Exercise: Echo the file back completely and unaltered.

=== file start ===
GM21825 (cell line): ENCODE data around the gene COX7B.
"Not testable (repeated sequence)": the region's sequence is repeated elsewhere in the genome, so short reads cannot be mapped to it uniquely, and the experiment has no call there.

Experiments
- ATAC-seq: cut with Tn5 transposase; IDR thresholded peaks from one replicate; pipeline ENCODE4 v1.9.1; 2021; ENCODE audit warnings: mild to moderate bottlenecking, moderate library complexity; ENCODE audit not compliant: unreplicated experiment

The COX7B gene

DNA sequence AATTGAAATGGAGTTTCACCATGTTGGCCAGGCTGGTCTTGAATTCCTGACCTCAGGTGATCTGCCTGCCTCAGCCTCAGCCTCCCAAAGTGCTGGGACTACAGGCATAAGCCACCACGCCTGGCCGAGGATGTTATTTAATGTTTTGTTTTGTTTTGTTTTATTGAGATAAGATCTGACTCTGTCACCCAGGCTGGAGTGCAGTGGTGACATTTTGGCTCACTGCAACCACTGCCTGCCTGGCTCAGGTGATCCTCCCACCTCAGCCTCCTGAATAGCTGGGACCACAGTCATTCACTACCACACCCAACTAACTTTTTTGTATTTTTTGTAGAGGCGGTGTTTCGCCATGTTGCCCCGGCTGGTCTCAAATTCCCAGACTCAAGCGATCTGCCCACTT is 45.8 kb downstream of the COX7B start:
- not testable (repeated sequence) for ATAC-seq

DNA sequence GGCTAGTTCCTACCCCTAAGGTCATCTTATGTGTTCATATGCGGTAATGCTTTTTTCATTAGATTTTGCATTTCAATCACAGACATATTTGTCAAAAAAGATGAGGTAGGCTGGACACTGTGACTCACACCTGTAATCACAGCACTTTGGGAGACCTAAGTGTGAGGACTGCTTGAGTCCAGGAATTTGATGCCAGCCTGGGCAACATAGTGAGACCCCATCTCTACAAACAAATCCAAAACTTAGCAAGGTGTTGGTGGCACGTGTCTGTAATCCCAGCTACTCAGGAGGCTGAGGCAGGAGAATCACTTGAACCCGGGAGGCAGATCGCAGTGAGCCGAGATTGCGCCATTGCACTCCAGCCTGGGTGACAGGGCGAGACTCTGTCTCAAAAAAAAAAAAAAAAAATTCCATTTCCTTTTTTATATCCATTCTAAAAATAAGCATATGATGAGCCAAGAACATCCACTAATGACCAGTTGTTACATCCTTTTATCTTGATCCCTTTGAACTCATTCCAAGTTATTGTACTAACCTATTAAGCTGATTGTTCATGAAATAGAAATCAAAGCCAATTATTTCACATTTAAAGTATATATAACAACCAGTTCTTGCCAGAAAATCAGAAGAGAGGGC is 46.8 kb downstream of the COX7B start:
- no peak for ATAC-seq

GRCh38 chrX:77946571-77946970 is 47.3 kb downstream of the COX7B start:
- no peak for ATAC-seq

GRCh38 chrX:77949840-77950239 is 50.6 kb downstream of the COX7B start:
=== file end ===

GM21825 (cell line): ENCODE data around the gene COX7B.
"Not testable (repeated sequence)": the region's sequence is repeated elsewhere in the genome, so short reads cannot be mapped to it uniquely, and the experiment has no call there.

Experiments
- ATAC-seq: cut with Tn5 transposase; IDR thresholded peaks from one replicate; pipeline ENCODE4 v1.9.1; 2021; ENCODE audit warnings: mild to moderate bottlenecking, moderate library complexity; ENCODE audit not compliant: unreplicated experiment

The COX7B gene

DNA sequence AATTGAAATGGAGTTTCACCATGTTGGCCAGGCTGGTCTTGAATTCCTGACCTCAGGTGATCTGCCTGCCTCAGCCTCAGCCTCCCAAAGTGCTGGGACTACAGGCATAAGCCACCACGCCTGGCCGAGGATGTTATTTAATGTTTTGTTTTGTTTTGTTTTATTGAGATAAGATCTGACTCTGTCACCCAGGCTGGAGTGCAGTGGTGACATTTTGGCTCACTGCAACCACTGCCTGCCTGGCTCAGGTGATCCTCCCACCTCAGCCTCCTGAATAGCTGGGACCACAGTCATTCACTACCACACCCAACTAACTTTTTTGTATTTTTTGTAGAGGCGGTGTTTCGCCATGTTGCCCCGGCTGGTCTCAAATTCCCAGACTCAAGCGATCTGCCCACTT is 45.8 kb downstream of the COX7B start:
- not testable (repeated sequence) for ATAC-seq

DNA sequence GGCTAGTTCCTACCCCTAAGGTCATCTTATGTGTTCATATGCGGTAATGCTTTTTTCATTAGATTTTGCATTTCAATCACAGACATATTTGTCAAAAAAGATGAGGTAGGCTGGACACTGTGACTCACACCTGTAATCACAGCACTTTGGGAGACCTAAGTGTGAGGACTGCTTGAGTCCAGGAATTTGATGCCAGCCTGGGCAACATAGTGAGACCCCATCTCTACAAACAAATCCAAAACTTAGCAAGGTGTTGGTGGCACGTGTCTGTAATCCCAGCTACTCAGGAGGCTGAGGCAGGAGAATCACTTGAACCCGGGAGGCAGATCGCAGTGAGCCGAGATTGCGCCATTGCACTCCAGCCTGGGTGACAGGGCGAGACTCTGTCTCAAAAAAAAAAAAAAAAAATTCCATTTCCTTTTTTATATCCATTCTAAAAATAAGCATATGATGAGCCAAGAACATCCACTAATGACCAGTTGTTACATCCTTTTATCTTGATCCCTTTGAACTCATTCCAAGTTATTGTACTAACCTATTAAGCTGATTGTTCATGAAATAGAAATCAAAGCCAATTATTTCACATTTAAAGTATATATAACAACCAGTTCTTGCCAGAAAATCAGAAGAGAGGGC is 46.8 kb downstream of the COX7B start:
- no peak for ATAC-seq

GRCh38 chrX:77946571-77946970 is 47.3 kb downstream of the COX7B start:
- no peak for ATAC-seq

GRCh38 chrX:77949840-77950239 is 50.6 kb downstream of the COX7B start: